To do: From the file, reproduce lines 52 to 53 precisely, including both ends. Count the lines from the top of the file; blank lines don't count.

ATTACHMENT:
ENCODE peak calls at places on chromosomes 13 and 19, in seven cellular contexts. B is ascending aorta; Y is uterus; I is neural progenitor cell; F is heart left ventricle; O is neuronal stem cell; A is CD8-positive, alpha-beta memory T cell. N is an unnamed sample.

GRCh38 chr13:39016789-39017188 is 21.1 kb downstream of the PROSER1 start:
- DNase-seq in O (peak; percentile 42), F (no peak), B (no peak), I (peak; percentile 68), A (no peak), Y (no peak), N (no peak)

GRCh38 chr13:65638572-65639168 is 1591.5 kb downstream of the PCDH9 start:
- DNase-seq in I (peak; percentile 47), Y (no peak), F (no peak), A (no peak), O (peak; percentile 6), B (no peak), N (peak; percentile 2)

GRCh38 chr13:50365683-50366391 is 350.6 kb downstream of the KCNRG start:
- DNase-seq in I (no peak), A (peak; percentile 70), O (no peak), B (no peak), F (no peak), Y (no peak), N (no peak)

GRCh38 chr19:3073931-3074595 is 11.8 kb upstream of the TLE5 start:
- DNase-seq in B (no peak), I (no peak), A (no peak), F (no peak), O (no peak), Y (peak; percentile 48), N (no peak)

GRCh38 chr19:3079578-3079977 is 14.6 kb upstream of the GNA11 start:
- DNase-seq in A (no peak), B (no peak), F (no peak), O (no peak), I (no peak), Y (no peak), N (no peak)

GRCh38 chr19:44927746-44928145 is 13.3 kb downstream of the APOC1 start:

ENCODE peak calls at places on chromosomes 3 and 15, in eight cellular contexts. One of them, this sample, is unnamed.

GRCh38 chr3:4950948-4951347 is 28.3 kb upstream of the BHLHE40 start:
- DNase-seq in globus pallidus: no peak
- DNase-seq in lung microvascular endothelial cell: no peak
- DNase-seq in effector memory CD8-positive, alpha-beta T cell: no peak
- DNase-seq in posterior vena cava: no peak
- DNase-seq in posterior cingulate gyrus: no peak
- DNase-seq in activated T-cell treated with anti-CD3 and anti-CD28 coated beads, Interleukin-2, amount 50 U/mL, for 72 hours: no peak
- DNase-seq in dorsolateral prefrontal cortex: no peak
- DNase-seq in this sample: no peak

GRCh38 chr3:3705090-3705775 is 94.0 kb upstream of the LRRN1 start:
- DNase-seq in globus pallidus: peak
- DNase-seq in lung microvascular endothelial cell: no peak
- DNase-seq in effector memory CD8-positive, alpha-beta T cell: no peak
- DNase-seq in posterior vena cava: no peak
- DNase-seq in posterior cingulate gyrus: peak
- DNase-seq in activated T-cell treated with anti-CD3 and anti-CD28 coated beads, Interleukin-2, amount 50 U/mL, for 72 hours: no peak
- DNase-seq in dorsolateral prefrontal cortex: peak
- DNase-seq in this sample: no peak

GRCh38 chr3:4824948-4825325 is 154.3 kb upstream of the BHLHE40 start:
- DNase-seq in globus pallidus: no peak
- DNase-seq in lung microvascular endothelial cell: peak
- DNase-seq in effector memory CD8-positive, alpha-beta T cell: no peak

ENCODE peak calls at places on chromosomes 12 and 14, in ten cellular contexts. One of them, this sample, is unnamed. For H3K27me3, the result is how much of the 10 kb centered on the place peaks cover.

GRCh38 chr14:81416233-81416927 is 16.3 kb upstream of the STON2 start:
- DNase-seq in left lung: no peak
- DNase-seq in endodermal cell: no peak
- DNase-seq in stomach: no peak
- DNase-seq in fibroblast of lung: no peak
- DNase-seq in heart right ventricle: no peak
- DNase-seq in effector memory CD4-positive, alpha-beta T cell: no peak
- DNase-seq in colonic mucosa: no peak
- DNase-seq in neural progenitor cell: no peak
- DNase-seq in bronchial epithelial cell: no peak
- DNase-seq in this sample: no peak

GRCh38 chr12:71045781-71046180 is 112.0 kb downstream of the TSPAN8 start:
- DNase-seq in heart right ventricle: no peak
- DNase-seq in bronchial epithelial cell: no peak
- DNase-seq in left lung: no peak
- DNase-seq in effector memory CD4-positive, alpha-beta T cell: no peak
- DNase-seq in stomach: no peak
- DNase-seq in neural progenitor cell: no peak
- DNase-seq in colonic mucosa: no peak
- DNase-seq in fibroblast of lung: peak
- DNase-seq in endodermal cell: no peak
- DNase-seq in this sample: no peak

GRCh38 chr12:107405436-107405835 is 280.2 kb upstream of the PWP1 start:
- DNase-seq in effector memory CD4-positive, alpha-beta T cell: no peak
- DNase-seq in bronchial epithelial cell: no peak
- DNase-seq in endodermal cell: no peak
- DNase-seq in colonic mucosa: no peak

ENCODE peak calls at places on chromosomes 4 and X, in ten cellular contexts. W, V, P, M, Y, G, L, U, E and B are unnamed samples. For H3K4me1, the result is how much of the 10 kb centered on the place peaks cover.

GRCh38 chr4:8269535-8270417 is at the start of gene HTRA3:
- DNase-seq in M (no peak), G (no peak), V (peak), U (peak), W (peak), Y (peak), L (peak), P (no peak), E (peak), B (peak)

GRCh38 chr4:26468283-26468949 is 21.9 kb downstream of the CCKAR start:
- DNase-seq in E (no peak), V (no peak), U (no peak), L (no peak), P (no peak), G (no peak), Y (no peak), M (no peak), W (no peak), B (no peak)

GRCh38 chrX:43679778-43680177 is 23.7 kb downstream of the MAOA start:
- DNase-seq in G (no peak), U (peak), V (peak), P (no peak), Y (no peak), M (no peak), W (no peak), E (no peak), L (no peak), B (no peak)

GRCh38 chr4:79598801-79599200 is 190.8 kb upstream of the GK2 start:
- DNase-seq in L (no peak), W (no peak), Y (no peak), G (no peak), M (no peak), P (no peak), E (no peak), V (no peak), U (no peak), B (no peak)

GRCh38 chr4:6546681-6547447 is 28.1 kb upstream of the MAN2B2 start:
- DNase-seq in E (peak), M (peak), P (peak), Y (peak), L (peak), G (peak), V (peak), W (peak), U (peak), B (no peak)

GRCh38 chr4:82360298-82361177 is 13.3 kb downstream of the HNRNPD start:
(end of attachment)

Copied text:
- DNase-seq in effector memory CD4-positive, alpha-beta T cell: no peak
- DNase-seq in stomach: no peak